In an era when corporations and countries are looking to ‘go green’ and use alternative energy sources to power businesses and economies, one United States official says the positive relationship between Baku and Washington may lead to cooperation in the renewables sector.
“We have successfully worked together on a range of important political, economic, security, social, and humanitarian issues for nearly thirty years, and I expect we will continue to do so for many years to come,” Nathan Reich, an official from the Bureau of Energy Resources at the U.S. Department of State, told Trend in an interview on Tuesday.
“Azerbaijan’s demand for energy will likely grow in the years ahead, and the economics of renewable energy there are becoming increasingly attractive,” Reich told Trend. “In part, this is because the domestic price of alternative sources of energy, including natural gas, is rising.”
Reich noted that the Baku-Tbilisi-Ceyhan oil pipeline and the Southern Gas Corridor natural gas route are both bringing Caspian energy resources to Europe, and have attracted American interest. But wind and solar energies could be harnessed for trans-Atlantic cooperation as well.
“Renewable energy could help Azerbaijan affordably and sustainably meet its growing energy demand, and American companies could bring the capital and expertise if Azerbaijan develops an attractive investment environment in this sector.”
Azerbaijan’s position amongst the world’s top 25 oil and gas producers is not stopping officials in Baku from exploring the potential of renewables. Two multi-million dollar deals for building solar and wind power stations were signed recently with Saudi Arabia’s ACWA Power energy company and Masdar Company from the United Arab Emirates. The investments combined stand at $400 million, and will together generate 440 megawatts (MW) of electricity for Azerbaijan.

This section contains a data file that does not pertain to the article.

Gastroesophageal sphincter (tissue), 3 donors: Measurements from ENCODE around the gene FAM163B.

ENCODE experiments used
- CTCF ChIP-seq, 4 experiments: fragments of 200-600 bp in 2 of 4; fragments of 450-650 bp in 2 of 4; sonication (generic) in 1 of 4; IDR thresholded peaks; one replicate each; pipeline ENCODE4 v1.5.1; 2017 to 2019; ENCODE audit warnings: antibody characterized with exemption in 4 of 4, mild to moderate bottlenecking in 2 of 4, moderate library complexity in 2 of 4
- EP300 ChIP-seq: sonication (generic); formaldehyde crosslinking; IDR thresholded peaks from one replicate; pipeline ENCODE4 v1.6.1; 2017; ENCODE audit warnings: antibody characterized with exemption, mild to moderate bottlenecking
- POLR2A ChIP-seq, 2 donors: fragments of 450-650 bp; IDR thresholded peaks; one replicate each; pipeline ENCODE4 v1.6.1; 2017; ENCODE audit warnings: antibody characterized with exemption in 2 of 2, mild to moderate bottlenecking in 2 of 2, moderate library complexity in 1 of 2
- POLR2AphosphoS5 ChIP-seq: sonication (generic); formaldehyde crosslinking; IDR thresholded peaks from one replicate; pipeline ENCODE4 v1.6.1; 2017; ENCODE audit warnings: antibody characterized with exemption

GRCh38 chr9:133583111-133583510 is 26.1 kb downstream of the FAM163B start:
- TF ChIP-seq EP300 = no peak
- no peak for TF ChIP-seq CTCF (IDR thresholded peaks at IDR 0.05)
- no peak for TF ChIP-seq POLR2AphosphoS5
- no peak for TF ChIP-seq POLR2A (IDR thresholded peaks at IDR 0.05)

ACWA Power is also scheduled to build a 240 MW wind station in the Khizi region, considered to be the windiest region in Azerbaijan and located 100 kilometers (62 miles) north of Baku. Meanwhile, Masdar will break the ground for a 200 MW photovoltaic farm near Alat in the south and along the shores of the Caspian Sea.
Azerbaijan’s power grid currently manages 6,650 MW of energy generation capacity. Around 82 percent of the country’s inland energy demand in 2019 was produced by using fossil fuel. However, Zaur Mammadov, the chief of staff at the energy ministry, said at a renewable energy conference in Istanbul in February that the renewable energy potential of Azerbaijan could outpace that provided by fossil fuels.
"One of the goals of expanding the use of renewable energy sources is to create favorable investment climate and support private entrepreneurship," Mammadov said, according to Trend. “Diversification of energy production using renewable energy sources won’t only contribute to energy security, but also to the fulfillment of the commitments under the UN Framework Convention on Climate Change, and will also have a positive impact on attracting foreign investments in Azerbaijan.”
Estimates put the renewable energy potential of Azerbaijan at 27,000 MW, including solar energy at 23,000 MW, wind energy at 3,000 MW, bioenergy potential at 380 megawatts, and mountain river energy at 520 megawatts.
But investment in renewables still has a long way to go. In 2018, the amount of electricity supplied throughout Azerbaijan via renewables, including hydropower, represented 18 percent of total production.